Re: Education just got more interesting
Because god knows we wouldn't want students to have to use their imagination.
I've seen AR museums and historical sites, and heard their designers and curators wax rhapsodic over their educational advantages. I've yet to hear even a slightly persuasive argument from any of them.
This sort of thing might eventually make AR mildly popular among the rich (which includes the middle class in developed countries) - people who don't have anything better to worry about. And yes, it has some specific applications in specific industries; I'm sure we're all familiar with the litany (warehouse inventory! surgery! showing idiots how to assemble a sink drain!).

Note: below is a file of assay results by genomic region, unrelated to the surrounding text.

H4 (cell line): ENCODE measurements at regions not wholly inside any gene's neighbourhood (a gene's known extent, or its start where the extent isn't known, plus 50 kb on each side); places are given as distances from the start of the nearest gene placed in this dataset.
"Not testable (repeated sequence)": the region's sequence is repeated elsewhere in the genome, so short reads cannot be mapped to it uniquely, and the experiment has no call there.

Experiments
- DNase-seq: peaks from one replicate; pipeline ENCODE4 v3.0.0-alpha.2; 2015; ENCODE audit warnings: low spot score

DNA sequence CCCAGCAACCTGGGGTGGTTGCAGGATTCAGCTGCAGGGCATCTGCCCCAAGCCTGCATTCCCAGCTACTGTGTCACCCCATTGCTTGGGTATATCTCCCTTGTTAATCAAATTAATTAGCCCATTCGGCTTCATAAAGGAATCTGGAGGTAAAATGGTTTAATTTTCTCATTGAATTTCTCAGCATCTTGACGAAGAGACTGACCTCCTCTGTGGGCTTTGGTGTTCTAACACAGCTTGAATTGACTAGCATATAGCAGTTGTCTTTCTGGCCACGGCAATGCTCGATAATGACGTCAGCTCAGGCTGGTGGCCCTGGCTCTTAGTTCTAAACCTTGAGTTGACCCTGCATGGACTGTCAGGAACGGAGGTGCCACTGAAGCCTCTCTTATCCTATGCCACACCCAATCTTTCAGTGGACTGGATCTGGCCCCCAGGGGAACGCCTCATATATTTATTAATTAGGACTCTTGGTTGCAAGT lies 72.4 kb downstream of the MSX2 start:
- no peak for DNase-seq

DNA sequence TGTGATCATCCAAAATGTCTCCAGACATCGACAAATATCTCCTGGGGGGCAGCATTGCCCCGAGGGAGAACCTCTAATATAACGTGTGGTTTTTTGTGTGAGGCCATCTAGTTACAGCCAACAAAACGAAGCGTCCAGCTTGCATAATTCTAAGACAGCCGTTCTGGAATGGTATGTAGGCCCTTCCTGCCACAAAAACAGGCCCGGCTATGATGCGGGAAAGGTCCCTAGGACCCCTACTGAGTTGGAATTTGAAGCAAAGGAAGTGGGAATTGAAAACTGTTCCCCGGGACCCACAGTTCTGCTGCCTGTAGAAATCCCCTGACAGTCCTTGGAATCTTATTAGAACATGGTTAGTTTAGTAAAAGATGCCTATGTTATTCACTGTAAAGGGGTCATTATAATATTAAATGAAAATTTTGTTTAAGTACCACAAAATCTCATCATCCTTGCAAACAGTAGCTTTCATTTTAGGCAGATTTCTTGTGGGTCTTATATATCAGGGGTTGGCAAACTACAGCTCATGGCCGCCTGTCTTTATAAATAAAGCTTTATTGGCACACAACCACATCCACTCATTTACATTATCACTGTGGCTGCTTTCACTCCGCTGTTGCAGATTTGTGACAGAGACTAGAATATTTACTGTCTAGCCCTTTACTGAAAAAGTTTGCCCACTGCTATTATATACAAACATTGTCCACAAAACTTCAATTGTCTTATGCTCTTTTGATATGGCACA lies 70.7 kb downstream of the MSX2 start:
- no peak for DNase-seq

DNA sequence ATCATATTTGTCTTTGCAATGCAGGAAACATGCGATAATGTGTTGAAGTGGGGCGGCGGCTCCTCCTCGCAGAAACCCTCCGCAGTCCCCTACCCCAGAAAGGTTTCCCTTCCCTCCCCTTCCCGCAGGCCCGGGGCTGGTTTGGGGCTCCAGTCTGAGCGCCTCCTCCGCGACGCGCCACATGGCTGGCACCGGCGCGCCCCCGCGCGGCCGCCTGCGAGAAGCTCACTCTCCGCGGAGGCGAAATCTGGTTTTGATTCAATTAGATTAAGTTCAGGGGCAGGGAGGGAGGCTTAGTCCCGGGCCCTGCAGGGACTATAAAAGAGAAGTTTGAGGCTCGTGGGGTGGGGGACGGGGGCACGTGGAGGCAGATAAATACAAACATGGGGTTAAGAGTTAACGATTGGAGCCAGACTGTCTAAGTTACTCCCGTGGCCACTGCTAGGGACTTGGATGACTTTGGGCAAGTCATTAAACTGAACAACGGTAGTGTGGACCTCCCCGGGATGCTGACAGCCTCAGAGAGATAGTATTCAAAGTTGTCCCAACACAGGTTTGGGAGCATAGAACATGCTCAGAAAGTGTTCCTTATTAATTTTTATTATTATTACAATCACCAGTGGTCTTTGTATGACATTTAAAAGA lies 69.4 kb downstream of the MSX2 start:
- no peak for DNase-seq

Personally, though, I found AR unimpressive and undesirable at SIGGRAPH '89, except for some very specific applications, and a quarter-century later I still find it unimpressive and undesirable. I doubt methodologically-sound studies, should any be devised and conducted, would show much improvement in any metric (productivity, quality, etc) due to the use of AR with most common tasks. And that definitely includes the vast majority of educational exercises.
JFTR, I've taught at the college level and studied pedagogy, so I have a little experience in the area.